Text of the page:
Caffeine-Addicted Bacteria Die If You Give Them Decaf

Engineered E. coli could be used to clean caffeine-polluted waterways.

Red Bull: Food For E. coli

Wikipedia

Caffeine. Like so many other wonderful compounds that provide a lift, buzz, high or other pleasant side effect, caffeine under certain circumstances is toxic. It's most certainly poisonous to humans in high amounts, but even small amounts of caffeine in a watershed can kill off native bacteria populations and can stunt the germination and growth of many plants--which is unfortunate, because caffeine is frequently found in the water around cities. It's also used to produce certain kinds of asthma medication, and that excess frequently makes its way into wastewater. Of course, nature has already come up with a solution to the problem in the form of Pseudomonas putida CBB5, a bacterial species that lives on caffeine. That's great, but scientists were eager to develop a more manageable system to remove caffeine from wastewater, so they harvested the genes that coded for the caffeine-metabolizing proteins in P. putida and put them into a much more amenable creature: Escherichia coli.

The group of researchers, who hail from University of Texas at Austin and University of Iowa, Iowa City, engineered the E. coli bacteria to not only metabolize caffeine, they created a bacterial strain that can't live without it. (I know the feeling.) Due to a quirk in its metabolism, the bacteria cannot synthesize DNA or RNA without caffeine, providing a useful "kill switch" for when decaffeination is complete. To test their bacterias' abilities to metabolize caffeine and their relative addictedness to the compound, the researchers then grew the transfected E. coli on a variety of growth media containing caffeinated beverages, including Coca-Cola, Diet Coke, Starbucks Espresso, Monster and Red Bull (brave, brave E. coli). They also used caffeine-free Coca Cola in the growth media, and found that the bacteria simply could not survive without a jolt of joe. Most interestingly, the researchers found that they could back-calculate the amount of caffeine in a given sample by measuring how well the bacterial cells grew in that medium, making the bacteria a useful biomonitor as well as clean-up crew.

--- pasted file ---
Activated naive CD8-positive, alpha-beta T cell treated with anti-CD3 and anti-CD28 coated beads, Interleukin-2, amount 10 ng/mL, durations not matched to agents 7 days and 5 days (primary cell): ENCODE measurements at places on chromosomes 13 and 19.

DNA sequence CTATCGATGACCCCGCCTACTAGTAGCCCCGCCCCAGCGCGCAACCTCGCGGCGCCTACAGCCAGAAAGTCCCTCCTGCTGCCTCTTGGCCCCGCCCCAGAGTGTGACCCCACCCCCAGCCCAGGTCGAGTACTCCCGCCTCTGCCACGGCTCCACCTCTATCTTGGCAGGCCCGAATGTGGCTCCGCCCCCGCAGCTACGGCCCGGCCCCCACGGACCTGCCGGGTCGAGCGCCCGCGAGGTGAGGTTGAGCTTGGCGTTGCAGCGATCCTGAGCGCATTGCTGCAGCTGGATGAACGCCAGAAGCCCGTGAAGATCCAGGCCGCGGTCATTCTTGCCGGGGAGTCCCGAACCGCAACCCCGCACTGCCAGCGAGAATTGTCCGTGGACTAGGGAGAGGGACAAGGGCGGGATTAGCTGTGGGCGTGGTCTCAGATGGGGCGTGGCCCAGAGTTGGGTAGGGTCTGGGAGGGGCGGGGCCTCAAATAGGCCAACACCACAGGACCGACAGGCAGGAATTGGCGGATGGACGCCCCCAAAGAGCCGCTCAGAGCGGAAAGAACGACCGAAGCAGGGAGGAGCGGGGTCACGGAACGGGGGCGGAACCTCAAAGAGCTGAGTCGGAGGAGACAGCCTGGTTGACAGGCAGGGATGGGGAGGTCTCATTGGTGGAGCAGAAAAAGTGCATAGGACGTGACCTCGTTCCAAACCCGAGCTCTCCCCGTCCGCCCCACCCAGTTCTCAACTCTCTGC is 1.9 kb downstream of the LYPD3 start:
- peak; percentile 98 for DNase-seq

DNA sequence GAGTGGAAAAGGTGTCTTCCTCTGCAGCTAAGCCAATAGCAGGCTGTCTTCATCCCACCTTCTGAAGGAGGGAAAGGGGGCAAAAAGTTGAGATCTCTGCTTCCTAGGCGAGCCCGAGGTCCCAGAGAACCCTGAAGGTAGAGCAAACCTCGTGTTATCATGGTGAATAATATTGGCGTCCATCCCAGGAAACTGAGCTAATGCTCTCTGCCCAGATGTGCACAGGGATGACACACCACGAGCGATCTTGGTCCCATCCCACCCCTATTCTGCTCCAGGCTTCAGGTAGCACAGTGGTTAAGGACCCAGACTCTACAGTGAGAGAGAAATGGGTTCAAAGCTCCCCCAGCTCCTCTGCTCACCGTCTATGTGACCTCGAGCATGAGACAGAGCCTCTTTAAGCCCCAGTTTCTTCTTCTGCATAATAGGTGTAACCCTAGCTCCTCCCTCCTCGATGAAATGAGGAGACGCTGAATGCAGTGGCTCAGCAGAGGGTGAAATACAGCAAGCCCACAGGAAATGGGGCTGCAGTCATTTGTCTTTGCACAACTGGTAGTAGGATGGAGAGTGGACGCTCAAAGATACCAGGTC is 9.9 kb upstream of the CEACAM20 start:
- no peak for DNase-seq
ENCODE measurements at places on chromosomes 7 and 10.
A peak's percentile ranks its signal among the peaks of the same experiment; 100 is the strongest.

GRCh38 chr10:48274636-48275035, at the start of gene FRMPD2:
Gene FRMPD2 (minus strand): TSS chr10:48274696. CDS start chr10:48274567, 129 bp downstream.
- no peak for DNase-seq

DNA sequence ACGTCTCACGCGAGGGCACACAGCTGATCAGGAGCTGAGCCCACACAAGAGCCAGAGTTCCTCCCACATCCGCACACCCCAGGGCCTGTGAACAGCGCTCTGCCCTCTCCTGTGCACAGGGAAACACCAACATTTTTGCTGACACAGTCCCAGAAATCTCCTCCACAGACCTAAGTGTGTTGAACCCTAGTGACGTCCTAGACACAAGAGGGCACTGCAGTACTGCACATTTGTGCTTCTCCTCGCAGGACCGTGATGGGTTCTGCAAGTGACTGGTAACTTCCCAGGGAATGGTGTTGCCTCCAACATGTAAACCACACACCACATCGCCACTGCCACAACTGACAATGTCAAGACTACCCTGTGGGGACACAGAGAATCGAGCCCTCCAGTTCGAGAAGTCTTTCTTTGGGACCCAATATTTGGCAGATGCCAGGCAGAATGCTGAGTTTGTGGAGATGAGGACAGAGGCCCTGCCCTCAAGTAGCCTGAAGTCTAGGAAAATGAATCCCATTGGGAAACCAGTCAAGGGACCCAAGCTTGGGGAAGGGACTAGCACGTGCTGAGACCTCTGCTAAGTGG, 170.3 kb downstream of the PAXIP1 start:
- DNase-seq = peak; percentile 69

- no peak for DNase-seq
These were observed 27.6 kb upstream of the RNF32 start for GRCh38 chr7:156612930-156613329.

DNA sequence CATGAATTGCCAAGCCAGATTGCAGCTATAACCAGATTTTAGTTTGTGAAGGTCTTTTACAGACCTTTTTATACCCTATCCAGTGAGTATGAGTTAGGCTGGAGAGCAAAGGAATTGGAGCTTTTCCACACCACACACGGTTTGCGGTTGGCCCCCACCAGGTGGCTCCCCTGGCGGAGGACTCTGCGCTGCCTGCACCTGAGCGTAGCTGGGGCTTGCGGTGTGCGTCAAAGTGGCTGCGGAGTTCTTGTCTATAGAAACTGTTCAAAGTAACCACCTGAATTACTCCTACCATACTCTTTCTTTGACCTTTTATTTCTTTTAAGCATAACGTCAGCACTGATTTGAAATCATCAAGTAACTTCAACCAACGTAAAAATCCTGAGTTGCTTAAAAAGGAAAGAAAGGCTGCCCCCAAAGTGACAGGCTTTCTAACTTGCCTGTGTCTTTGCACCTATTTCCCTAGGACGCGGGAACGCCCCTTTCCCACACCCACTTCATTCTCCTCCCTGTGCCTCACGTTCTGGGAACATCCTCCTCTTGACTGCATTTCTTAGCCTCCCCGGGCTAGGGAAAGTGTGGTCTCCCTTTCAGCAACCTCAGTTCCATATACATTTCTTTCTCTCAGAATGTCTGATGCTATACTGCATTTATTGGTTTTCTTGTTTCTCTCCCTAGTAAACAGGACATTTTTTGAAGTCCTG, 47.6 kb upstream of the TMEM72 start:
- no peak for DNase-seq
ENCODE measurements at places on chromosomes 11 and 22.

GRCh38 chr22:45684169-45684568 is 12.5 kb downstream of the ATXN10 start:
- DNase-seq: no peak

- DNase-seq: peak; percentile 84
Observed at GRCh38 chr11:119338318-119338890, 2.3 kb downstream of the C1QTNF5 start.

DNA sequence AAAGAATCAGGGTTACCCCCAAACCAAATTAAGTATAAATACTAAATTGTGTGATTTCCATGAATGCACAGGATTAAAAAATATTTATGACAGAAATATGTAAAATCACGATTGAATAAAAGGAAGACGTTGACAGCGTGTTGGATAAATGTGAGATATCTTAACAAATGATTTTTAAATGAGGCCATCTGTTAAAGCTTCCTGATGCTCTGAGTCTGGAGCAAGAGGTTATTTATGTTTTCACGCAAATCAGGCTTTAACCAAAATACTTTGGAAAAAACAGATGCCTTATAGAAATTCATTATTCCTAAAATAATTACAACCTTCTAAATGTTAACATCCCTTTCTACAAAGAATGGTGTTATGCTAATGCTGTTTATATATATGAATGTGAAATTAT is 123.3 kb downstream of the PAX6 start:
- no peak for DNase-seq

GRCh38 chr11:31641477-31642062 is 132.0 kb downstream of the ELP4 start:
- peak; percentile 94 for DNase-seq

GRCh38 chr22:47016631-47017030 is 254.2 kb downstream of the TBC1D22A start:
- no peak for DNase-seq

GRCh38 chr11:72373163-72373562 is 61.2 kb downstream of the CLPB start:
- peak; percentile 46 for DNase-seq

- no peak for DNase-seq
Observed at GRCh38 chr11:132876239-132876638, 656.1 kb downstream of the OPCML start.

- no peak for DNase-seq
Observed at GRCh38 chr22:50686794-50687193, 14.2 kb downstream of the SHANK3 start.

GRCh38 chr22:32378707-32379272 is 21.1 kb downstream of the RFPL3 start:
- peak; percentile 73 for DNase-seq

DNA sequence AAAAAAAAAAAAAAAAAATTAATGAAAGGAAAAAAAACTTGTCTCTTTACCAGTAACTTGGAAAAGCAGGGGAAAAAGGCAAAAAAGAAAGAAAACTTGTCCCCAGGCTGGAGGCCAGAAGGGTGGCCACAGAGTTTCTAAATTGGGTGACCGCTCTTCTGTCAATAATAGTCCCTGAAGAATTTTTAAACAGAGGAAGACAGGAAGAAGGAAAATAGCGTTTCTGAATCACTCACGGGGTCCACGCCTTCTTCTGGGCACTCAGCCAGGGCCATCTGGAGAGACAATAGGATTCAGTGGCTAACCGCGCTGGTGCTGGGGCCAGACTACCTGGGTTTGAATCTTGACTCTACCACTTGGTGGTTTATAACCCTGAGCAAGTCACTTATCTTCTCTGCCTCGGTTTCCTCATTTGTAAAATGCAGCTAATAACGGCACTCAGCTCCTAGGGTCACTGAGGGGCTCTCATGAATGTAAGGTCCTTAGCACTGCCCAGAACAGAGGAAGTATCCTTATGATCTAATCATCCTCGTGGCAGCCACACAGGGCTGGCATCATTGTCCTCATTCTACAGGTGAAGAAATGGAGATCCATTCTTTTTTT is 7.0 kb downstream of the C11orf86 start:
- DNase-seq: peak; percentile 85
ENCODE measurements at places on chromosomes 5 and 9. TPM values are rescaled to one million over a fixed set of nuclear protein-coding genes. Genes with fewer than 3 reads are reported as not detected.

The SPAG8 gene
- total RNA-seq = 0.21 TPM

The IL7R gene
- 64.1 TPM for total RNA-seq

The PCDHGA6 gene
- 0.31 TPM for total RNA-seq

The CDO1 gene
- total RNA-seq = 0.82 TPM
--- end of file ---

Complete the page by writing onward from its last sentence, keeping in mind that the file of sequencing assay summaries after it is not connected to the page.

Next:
Is it wrong that what I really want to do with this bacterial strain is play an awful practical joke on my caffeine-addicted colleagues? A bit of this strain in the morning coffee pot (provided someone can make the bacteria heat-tolerant with a nice extremophile gene) and then sit back and watch as sleep takes over.